Pet Project: 1967 Toyota Corona Deluxe Sedan

050316 Barn Finds - 1967 Toyota Corona Deluxe RT43 - 1

The current owner of this car looked and looked and looked and finally found the car that he was looking for; and now it’s for sale! If I had a nickle… This 1967 Toyota Corona RT43 Deluxe Sedan is on eBay in Copperhill, Tennessee for a reasonable $2,500. In all fairness to the seller, they mention that they bought a bigger house and everything is for sale and if the car doesn’t sell they’ll keep it. I would want to keep this one, too. Thanks to Jim S. for sending this tip in!

050316 Barn Finds - 1967 Toyota Corona Deluxe RT43 - 2

There isn’t much rust on this Corona and it has “very solid floors.” Apparently the previous owner rebuilt the brakes and the carburetor “and more.” This is a third-generation Corona and I think that it’s the best, most-iconic design of the bunch. It was introduced just before the 1964 Tokyo Olympics and they made them until 1970. Toyota sold vehicles under the name Toyopet starting in 1947 and when it entered the US market in 1957 with the Toyopet Crown, the name wasn’t well received because of it’s cheap and toy-like connotation.

050316 Barn Finds - 1967 Toyota Corona Deluxe RT43 - 3

This car has a three-speed manual on the column, which is nice. The Corona was big car, relatively, and a lot of them had automatic transmissions but for those of us who prefer shifting for ourselves whenever possible, any vehicle with a clutch pedal is a bonus. The seller says that the car “needs a complete restoration of paint, interior, and some mechanical.” It does look a little rugged around the edges and details. They think that it’s originally a Texas car so that may explain how things stayed relatively rust-free.

050316 Barn Finds - 1967 Toyota Corona Deluxe RT43 - 4

This is the 1.9L, 3R engine with around 90 hp and 105 lb-ft of torque. It helps to have the 3-speed manual for sure, but there was a 2-speed Toyoglide automatic available and they were quite popular in the Corona. This would be a case where I’d probably get the mechanical parts working like new, or better than new, and drive this car for years as a daily driver. You could never restore this car for less than what a mint condition one is worth so unless it’s a labor of love it wouldn’t be financially feasible. Would it make sense to fix the mechanicals and drive it as it looks here or is this one worth restoring?

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Comments

  1. DrinkinGasoline

    And all this time, I thought that Corona was “Cerveza Mas Fina.”
    Who knew it was a car ??

  2. sparkster

    I’m still looking for a Toyota Corona Light

    • John B

      There are 4 Corona lights. Pointing out from the grill so you can see where you’re going at night.

      Like 1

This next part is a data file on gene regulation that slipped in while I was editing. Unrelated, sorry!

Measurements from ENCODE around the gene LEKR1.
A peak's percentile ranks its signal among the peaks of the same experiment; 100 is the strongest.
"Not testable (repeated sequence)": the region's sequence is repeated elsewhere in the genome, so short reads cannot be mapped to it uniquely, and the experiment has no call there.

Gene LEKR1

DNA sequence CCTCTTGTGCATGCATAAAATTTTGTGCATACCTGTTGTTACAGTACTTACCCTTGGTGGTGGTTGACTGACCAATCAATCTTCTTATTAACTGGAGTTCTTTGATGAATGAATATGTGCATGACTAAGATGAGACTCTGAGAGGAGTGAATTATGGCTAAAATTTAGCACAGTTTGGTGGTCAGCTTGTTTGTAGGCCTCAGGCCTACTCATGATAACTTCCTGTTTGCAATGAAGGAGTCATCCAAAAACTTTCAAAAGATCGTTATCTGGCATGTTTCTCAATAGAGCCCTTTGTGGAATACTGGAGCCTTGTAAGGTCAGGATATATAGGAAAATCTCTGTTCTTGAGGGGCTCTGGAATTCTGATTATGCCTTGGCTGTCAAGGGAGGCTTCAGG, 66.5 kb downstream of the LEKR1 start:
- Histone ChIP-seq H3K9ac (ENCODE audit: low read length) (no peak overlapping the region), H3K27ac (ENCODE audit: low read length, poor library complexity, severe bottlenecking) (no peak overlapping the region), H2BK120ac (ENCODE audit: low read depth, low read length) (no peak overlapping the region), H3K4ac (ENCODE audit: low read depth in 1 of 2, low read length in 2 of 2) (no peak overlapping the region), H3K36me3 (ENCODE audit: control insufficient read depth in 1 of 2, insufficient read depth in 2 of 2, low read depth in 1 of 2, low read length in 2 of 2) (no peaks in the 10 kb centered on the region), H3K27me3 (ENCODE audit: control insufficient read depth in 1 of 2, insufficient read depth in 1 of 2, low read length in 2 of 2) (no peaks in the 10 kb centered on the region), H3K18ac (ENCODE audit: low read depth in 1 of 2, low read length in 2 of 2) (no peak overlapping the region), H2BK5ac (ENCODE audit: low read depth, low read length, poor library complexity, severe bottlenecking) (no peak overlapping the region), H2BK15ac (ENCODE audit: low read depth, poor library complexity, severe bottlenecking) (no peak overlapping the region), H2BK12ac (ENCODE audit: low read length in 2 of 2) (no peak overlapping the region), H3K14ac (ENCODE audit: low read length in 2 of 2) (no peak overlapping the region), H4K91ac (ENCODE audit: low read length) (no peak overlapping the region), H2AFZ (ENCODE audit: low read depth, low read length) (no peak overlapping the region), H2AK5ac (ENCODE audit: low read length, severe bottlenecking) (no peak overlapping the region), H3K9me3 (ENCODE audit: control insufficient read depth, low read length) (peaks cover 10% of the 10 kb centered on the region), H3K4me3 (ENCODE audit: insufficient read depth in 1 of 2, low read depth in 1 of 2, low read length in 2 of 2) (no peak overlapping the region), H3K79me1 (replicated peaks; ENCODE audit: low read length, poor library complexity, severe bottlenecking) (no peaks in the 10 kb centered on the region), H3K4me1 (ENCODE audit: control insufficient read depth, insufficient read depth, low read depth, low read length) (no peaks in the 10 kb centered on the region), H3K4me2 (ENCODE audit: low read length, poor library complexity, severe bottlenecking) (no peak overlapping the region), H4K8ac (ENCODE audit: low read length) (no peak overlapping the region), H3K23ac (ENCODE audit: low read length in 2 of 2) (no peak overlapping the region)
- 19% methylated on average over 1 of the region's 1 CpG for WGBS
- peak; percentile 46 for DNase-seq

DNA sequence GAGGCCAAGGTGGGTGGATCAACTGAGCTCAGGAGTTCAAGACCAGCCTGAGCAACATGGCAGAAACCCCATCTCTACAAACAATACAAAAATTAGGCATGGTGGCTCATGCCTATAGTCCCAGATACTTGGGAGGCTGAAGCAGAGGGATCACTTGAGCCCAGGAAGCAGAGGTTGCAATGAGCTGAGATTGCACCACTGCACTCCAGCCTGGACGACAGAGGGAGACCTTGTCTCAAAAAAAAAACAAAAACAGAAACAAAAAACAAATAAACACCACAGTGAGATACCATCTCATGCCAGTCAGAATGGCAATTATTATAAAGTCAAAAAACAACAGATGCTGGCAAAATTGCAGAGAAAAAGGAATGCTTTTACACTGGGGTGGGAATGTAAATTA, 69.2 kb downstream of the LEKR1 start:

• Tabitha

        I have a ’67 Corona Deluxe Sedan in my garage my grandpa bought brand new off the lot. After years of service overhauled the engine. I was fortunate enough to learn to drive in this baby with the 3 on the tree shifting. My first encounter with blinkers came in 1990 when I was learning how to drive. I was so hoping you didn’t give away the turn signal magic. Either way, these are magical little cars. I love mine!

  3. Fred

    Is that factory air I see, or are those just vents?

    • Brakeservo

      If those are AC vents, then the compressor, brackets, plumbing and everything else is missing.

      • Tabotha

        No A/C in these babies. That’s what the directional window vents are for. If you can find a heater core for it, it will roast you out of the car. I suppose you could modify it to include A/C, but what’s the fun in that?

  4. Will

    When I first got out of basic training I bought one identical to this one at a fly by night, buy here, pay here place in Tucson in 1979. It was basically used up and I got taken. The gas tank was rusted on the top so it leaked if you put more than 5 dollars in it. It was probably the only car in Tucson with rust The windows didn’t work right. And on and on. I traded it for a Chevette a few months later. They may be decent cars. Mine wasn’t. It still beat walking.

  5. Woodie Man

    First car I bought out on the West Coast in 1978,,,dark blue 4 door ’67. Eight hundred dollars in 1978 dollars. Same column shift. They were all over Berkeley then.

  6. RayT Member

    Now you’re getting close to a Toyota I’d like to own, Scotty! I’ve always had a yen — so to speak — for a Toyopet Crown Deluxe, complete with Venetian blinds in the rear window. Every Toyota since, with the exception, perhaps, of certain Supras, early MR2s and the 2000 GT, has struck me as uninteresting; in my book they are “invisible cars.”

    Keep looking! You’ve almost found a Toyota for me to covet!

  7. Ken M

    My father bought one of the first of these in Melbourne (Oz) and I have the original instruction manual in the faux leather zippered cover. I remember it as a good car, although not a great one.

    • Alvin Florentino

      Hi. I’m planning to purchase a 67 Toyota Corona Deluxe Toyopet. Just read your post saying you have an original manual with the faux leather cover. Any chance that’s for sale? Pls email me at alvincflorentino@yahoo.com. I’m from the Philippines by the way. Thanks!

  8. Miguel

    Did anybody notice the turn signal lever is not there?

    That is because you rotate the horn ring from side to side for the signals.

    I am not sure how many years Toyota made them like this but it wasn’t very many.

    I think it gives it a much cleaner look.

    • Vickie

      I had one as my first car, Can’t tell you how many times I put the blinker on and honked at the same time. My car would also get stuck out of gear, had to stop, put the hood up, grasp the linkage on the firewall and pull up. Loved that little beast.

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